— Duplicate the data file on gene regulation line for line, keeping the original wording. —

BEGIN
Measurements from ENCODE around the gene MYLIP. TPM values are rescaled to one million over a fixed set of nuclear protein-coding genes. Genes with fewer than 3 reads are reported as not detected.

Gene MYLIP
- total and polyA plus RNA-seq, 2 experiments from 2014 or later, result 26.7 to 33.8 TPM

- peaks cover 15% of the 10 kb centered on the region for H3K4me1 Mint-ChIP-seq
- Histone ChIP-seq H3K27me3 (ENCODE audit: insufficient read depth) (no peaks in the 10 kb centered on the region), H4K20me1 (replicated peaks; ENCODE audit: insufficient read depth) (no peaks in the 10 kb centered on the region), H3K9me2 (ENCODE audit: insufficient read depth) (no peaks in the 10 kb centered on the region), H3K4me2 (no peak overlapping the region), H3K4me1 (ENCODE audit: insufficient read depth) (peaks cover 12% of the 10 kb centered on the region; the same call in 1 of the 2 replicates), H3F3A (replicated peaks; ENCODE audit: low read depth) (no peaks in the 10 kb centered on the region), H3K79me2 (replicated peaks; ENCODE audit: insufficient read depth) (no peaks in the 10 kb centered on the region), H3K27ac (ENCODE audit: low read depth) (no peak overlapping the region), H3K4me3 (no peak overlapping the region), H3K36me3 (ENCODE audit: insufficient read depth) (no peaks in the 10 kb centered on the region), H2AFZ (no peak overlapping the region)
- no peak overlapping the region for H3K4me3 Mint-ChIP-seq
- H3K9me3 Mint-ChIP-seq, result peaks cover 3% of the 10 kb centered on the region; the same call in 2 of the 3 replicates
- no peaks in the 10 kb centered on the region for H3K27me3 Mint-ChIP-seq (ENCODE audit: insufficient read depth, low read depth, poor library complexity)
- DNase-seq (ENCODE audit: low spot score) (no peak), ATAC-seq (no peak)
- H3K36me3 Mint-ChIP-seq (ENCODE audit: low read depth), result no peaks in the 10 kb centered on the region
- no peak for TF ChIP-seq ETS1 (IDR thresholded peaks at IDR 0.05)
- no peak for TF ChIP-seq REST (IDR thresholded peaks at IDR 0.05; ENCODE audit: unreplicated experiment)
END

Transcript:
Measurements from ENCODE around the gene MYLIP. TPM values are rescaled to one million over a fixed set of nuclear protein-coding genes. Genes with fewer than 3 reads are reported as not detected.

Gene MYLIP
- total and polyA plus RNA-seq, 2 experiments from 2014 or later, result 26.7 to 33.8 TPM

- peaks cover 15% of the 10 kb centered on the region for H3K4me1 Mint-ChIP-seq
- Histone ChIP-seq H3K27me3 (ENCODE audit: insufficient read depth) (no peaks in the 10 kb centered on the region), H4K20me1 (replicated peaks; ENCODE audit: insufficient read depth) (no peaks in the 10 kb centered on the region), H3K9me2 (ENCODE audit: insufficient read depth) (no peaks in the 10 kb centered on the region), H3K4me2 (no peak overlapping the region), H3K4me1 (ENCODE audit: insufficient read depth) (peaks cover 12% of the 10 kb centered on the region; the same call in 1 of the 2 replicates), H3F3A (replicated peaks; ENCODE audit: low read depth) (no peaks in the 10 kb centered on the region), H3K79me2 (replicated peaks; ENCODE audit: insufficient read depth) (no peaks in the 10 kb centered on the region), H3K27ac (ENCODE audit: low read depth) (no peak overlapping the region), H3K4me3 (no peak overlapping the region), H3K36me3 (ENCODE audit: insufficient read depth) (no peaks in the 10 kb centered on the region), H2AFZ (no peak overlapping the region)
- no peak overlapping the region for H3K4me3 Mint-ChIP-seq
- H3K9me3 Mint-ChIP-seq, result peaks cover 3% of the 10 kb centered on the region; the same call in 2 of the 3 replicates
- no peaks in the 10 kb centered on the region for H3K27me3 Mint-ChIP-seq (ENCODE audit: insufficient read depth, low read depth, poor library complexity)
- DNase-seq (ENCODE audit: low spot score) (no peak), ATAC-seq (no peak)
- H3K36me3 Mint-ChIP-seq (ENCODE audit: low read depth), result no peaks in the 10 kb centered on the region
- no peak for TF ChIP-seq ETS1 (IDR thresholded peaks at IDR 0.05)
- no peak for TF ChIP-seq REST (IDR thresholded peaks at IDR 0.05; ENCODE audit: unreplicated experiment)